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anonyme (sculpteur, bronzier)
Bacchus

1805 vers
bronze ; bronze (doré) H. 110 cm ; l. 40 cm
inv. 997
legs Marmottan Paul (testateur) (1932 acquis)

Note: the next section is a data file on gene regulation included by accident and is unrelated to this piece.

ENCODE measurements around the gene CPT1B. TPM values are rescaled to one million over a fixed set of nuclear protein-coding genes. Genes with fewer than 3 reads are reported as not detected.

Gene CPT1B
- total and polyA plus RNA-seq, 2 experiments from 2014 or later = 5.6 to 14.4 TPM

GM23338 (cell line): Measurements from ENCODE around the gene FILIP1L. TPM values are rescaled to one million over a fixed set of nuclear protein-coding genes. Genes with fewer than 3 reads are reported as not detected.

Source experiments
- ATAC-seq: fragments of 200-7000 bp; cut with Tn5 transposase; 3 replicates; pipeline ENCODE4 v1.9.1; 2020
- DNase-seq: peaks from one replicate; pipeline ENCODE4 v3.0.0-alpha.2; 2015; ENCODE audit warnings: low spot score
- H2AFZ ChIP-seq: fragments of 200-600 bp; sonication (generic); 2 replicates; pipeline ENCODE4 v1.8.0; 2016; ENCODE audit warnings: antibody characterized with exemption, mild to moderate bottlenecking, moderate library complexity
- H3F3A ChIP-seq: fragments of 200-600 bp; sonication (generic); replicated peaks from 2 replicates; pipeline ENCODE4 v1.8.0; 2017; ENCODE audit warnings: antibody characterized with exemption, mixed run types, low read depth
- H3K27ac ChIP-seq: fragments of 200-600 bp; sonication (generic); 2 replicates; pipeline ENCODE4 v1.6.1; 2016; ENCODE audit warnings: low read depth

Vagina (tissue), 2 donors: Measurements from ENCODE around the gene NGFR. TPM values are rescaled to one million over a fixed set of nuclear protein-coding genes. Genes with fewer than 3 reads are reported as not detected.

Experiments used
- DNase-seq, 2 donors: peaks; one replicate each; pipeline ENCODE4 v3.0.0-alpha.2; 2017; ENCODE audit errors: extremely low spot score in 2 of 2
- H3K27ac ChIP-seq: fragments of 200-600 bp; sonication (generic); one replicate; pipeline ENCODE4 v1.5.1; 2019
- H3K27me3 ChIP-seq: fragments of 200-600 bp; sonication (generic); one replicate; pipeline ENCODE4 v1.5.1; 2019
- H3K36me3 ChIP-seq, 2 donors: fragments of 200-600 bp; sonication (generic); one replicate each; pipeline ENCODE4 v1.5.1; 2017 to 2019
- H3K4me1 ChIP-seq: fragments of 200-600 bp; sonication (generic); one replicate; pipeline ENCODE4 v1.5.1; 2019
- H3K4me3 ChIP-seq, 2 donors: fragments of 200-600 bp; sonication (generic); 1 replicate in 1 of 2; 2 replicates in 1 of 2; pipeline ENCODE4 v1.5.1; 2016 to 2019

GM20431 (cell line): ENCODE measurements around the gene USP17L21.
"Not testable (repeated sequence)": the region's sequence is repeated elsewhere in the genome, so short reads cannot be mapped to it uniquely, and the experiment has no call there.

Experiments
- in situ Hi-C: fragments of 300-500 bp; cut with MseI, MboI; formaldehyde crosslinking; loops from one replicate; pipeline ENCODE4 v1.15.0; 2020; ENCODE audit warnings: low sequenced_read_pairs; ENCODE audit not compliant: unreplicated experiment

Quite unexpectedly, these two candelabras forming a pair are not identical. They have attributes that are quite distinct, joined in the very rich theme of bacchanalias. The male figure in patinated bronze, the satyr, dancing, wearing a goatskin nebris, and modestly girt with a vine branch, holds a bowl in one hand and a thyrsus in the other. The latter, surrounded by ivy and vine branches, ends in a first bouquet of six lights imitating a hunting horn, guarded by goat heads. Above, a single arm is formed by a bowl overflowing with bunches of grapes. The female figure, a bacchante, wears a leopardskin nebris. She is holding an amphora and a thyrsus, similar to her companion’s. The bases are also identical: hexagonal in form, with gilt bronze decoration on a patinated ground, alternating scrolling vine branches and bacchante. While the Bacchic theme is what gives these pieces their specificity, the dancing figures can be compared to the objects made by Galle and Feuchère for the imperial residences. The Musée Masséna in Nice holdsan identical pair, albeit without its lights.